by Christine Urio
Dove, the beloved soap brand, is stepping up their game and following the leading trend in showing women that they should embrace their natural beauty.
Unlike ads that shame women who aren’t a size two or fail to meet the idealized beauty standards set by society, Dove realizes constant exposure to such impossible expectations is harmful towards a woman’s self-worth, self-esteem, and confidence.
When a majority of what we are exposed to is size two models with perfectly airbrushed skin and tight stomachs, it is easy to forget that Photoshop played a helping hand. We can fall victim to a perpetual cycle of self-hate.
Beauty is subjective and Dove is here to remind us that we are beautiful in our own skin.
Their most recent addition to its self-love campaign is the video “Love Your Curls.”
According to a Huffington Post article, “curly hair is gorgeous — and a new Dove campaign wants to remind those who have doubts.”
Dove Hair: Love Your Curls (Video courtesy of Dove United States, Youtube)
As per social norm, straight hair is what women across the ages and races strive for, since that is what we are told is desirable. This is debilitating to people who are born with anything but, whether it be curly, thick, wavy, frizzy, or just plain unmanageable hair, and can have lasting effects on their self-worth and perception.
“Dove launched ‘Love Your Curls’ after conducting a survey of 859 women in the U.S., U.K. and Brazil in September 2014. Only 10 percent of women respondents in the U.S. said they ‘feel proud’ of their curly hair, and only four in 10 American girls with curly hair reported thinking that their hair was beautiful,” said a Huffington Post Article.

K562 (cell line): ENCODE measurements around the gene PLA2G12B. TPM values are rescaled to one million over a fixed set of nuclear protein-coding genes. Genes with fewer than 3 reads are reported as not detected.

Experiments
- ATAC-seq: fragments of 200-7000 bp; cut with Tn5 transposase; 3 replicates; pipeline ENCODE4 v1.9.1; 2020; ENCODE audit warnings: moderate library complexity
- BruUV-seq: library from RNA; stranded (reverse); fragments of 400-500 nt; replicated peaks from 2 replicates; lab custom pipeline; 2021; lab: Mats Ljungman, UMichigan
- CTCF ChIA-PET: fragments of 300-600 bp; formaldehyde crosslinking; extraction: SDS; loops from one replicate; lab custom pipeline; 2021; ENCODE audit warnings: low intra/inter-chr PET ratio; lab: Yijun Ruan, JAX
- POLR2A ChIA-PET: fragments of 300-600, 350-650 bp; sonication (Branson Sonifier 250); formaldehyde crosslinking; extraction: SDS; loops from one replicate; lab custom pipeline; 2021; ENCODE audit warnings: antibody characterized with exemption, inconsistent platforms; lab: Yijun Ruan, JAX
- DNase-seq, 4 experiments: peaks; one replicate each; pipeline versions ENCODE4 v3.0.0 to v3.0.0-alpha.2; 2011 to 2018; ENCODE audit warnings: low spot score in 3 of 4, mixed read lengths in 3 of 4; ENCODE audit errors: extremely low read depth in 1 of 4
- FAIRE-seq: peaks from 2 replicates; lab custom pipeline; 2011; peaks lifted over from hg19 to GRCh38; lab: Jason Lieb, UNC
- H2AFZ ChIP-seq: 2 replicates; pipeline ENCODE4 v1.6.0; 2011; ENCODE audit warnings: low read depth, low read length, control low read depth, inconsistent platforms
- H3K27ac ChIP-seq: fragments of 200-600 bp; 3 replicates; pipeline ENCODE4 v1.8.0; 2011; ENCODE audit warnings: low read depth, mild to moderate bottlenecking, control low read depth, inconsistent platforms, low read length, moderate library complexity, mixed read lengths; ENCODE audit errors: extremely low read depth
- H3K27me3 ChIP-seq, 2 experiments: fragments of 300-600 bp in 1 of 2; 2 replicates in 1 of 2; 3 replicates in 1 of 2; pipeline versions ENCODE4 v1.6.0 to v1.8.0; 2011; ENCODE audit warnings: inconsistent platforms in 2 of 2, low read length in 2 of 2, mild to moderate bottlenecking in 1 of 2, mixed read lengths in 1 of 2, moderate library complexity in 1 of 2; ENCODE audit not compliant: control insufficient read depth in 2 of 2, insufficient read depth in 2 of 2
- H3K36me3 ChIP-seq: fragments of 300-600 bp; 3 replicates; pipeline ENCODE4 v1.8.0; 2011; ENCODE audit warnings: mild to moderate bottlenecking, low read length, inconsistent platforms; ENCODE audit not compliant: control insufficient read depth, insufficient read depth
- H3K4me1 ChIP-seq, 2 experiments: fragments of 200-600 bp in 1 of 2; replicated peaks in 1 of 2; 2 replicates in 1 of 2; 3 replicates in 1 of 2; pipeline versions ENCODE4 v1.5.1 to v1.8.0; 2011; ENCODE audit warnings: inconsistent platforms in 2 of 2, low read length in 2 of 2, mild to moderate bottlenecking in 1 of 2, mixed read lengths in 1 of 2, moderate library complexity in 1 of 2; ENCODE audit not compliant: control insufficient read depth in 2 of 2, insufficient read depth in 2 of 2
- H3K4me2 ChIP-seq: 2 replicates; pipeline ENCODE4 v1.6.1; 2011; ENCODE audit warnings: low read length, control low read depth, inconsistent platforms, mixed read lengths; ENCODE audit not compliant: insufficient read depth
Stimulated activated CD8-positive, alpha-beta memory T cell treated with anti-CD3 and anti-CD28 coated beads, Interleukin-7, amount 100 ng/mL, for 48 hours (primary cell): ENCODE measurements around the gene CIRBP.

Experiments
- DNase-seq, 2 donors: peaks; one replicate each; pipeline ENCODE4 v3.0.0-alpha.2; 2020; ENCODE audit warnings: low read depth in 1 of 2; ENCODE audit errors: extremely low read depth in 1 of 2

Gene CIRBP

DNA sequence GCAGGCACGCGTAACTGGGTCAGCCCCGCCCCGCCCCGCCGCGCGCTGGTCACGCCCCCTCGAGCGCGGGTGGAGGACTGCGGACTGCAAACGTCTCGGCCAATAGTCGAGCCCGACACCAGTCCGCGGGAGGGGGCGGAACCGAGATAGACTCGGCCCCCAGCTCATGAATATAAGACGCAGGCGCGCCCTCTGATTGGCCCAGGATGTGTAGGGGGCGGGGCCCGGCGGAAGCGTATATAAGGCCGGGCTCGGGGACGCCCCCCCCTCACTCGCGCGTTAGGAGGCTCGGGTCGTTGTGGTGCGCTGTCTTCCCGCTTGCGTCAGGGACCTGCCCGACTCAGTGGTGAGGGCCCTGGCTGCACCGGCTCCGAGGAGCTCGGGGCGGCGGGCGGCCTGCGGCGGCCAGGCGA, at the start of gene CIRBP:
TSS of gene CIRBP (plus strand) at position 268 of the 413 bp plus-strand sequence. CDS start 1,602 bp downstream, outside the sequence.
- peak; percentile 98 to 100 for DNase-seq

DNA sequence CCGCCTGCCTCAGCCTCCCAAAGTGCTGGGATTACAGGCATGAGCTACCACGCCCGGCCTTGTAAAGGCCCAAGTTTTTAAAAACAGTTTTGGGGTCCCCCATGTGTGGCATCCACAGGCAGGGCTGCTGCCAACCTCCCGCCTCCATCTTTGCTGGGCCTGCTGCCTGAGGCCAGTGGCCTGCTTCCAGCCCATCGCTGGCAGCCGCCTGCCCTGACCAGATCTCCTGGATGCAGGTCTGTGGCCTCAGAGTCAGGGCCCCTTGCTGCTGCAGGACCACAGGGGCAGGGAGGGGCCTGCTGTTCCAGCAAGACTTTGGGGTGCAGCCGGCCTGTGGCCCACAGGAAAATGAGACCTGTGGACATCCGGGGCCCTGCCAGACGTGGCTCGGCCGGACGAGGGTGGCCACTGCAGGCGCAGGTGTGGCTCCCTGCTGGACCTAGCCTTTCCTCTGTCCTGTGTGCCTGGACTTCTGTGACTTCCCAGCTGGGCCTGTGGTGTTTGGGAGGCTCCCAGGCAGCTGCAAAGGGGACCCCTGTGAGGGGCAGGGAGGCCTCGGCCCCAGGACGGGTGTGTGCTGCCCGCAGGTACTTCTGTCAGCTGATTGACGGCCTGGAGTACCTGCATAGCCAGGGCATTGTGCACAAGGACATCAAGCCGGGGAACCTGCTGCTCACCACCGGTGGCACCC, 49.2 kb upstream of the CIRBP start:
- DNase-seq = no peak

In the video an 11 year-old girl says, “Sometimes I wish I could just rip it out, but I’m not going to do that.”
Girls as young as the age of 6 are heard saying, “I want my hair to be straight, because when you have your hair straight it’s really smooth.” When the woman behind the camera asked if she thought this was more beautiful, the girl shakes her head “yes.”
When strong opinions have already been formed by children at such a young age about what beauty is, and how they do not meet it, it goes beyond straight strands and tricky tresses, addressing the larger problem of the destructive messages present in society.
While this is a commercial to promote Dove as a brand, it simultaneously sends a much-needed message for women to stop feeling ashamed and instead be confident about their appearances.
This is not the first time Dove has taken on the powerhouse of beauty, for it started its “Real Beauty” campaign nearly 10 years ago.
“We can’t just be getting people stirred up; awareness and conversation isn’t enough,” Sharon MacLeod, vice president of Unilever North America Personal Care, told Huffington Post. “We actually have to do something to change what’s happening.”
Many have criticized Dove of using its campaign as a marketing ploy to sell beauty products, which is seemingly contradictory. However, unlike brands such as CoverGirl or Maybelline, Dove does not specialize in eyeliner or wrinkle remover, but common hygienic products such as soap and shampoo.
Despite the inevitable backlash, Dove continues to play a role and make strides in the ongoing discussion surrounding women’s beauty and body image.
“We’re going to try to change a generation,” MacLeod told Huffington Post. “You have to wait until they grow up to see what happens.”